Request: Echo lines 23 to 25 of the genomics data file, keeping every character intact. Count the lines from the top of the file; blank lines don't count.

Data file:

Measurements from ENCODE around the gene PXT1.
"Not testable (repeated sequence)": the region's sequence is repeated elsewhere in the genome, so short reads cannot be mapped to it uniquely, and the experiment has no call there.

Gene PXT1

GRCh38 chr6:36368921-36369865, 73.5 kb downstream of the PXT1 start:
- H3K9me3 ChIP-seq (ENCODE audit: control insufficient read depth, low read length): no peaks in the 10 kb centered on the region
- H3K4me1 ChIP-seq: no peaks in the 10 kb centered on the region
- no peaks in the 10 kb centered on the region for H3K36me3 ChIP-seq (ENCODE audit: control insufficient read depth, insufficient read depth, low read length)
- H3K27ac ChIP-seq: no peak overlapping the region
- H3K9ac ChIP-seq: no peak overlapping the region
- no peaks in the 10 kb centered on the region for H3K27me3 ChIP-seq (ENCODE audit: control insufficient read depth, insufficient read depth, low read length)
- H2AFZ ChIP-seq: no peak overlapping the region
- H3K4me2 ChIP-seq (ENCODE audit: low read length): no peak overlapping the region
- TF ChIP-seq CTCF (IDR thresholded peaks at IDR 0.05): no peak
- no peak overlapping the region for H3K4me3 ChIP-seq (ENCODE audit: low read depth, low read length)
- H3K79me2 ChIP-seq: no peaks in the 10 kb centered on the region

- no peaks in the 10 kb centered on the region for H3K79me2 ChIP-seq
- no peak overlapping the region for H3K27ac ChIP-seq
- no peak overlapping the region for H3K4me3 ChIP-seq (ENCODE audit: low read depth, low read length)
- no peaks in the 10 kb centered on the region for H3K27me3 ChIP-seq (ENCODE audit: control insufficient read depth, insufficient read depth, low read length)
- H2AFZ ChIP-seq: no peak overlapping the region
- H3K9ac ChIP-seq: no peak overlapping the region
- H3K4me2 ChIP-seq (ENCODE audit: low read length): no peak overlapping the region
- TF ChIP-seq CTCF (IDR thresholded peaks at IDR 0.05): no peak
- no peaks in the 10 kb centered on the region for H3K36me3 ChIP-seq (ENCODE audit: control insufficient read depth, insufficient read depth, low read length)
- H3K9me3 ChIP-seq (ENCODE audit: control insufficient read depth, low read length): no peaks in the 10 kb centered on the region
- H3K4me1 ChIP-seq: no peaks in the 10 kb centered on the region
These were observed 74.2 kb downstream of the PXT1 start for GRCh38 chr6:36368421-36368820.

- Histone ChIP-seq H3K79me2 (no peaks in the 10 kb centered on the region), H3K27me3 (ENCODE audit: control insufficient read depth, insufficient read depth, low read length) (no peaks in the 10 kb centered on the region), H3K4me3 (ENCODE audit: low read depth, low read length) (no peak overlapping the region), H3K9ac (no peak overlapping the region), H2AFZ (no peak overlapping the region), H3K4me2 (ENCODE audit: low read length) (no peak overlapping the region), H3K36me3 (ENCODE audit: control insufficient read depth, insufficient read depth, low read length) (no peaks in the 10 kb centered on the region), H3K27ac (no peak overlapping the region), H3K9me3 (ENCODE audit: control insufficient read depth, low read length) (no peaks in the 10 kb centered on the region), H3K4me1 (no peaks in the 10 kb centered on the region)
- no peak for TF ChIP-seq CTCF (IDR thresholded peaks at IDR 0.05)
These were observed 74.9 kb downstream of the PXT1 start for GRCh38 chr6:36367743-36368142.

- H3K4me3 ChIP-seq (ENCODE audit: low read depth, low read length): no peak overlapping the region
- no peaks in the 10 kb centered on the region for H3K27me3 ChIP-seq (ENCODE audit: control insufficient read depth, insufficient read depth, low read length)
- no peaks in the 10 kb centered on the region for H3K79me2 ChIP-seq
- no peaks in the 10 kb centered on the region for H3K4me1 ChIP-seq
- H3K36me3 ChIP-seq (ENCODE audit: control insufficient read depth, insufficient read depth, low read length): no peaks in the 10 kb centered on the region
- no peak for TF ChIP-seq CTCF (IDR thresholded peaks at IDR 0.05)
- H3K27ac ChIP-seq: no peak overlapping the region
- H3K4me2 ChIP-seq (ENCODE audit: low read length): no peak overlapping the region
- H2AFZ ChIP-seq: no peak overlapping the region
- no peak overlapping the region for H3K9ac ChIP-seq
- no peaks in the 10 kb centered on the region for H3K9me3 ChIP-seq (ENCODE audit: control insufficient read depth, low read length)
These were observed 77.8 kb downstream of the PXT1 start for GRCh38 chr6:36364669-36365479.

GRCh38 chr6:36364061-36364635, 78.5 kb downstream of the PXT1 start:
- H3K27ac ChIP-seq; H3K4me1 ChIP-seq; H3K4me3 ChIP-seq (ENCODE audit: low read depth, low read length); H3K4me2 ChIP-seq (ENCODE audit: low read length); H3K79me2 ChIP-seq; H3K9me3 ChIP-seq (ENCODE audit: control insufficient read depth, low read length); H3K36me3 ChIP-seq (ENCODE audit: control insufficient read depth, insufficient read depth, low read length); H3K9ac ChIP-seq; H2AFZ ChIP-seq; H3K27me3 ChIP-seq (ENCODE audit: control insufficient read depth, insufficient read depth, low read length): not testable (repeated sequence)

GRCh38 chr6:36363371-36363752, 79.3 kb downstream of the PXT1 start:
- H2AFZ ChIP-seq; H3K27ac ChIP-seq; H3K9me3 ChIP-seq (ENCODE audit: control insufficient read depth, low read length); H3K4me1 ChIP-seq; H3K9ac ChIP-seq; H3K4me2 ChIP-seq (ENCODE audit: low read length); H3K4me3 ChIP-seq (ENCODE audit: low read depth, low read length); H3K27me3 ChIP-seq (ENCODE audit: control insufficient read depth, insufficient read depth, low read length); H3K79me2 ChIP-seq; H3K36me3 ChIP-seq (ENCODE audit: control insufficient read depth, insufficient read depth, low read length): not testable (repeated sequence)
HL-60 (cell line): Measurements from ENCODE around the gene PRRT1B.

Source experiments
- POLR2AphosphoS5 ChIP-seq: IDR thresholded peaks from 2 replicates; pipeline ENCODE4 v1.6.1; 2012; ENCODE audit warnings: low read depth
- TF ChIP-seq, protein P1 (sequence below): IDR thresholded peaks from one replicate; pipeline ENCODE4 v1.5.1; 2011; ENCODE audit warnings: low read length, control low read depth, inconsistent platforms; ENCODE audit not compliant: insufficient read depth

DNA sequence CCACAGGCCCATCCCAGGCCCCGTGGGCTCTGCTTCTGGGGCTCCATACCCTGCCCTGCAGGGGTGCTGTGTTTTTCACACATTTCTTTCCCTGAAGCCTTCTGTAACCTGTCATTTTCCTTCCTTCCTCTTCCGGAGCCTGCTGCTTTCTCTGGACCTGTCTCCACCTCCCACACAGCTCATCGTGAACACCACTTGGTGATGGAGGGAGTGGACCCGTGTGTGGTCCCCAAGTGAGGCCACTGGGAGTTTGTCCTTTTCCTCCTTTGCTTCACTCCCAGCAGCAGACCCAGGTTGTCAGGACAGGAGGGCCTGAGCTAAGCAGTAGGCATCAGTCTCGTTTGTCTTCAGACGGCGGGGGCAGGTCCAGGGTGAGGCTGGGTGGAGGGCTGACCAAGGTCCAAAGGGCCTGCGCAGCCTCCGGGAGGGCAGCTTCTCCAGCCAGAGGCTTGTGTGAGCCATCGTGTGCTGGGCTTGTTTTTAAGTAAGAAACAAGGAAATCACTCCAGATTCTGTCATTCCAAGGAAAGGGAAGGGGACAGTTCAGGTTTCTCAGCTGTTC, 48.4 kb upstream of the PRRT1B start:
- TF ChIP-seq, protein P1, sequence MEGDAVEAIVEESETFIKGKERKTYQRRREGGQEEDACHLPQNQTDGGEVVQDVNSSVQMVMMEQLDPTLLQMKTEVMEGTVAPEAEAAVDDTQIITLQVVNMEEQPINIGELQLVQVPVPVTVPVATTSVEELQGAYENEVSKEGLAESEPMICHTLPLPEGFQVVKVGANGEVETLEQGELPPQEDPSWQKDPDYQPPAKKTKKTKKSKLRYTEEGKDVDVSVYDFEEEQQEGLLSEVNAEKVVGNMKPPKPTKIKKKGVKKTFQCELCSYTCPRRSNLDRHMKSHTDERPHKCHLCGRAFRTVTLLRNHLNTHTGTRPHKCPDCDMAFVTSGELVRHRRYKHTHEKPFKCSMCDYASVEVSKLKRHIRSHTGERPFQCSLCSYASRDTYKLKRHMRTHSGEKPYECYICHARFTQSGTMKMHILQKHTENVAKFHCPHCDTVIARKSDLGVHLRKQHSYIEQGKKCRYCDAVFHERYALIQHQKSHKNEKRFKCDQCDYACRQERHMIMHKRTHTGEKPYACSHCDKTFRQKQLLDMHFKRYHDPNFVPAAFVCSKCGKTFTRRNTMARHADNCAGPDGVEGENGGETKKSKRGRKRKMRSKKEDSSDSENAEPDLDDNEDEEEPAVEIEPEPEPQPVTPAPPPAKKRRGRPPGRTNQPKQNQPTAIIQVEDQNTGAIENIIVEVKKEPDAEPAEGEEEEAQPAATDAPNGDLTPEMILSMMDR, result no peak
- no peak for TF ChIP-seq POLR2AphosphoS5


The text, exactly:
- TF ChIP-seq CTCF (IDR thresholded peaks at IDR 0.05): no peak
- no peaks in the 10 kb centered on the region for H3K36me3 ChIP-seq (ENCODE audit: control insufficient read depth, insufficient read depth, low read length)
- H3K9me3 ChIP-seq (ENCODE audit: control insufficient read depth, low read length): no peaks in the 10 kb centered on the region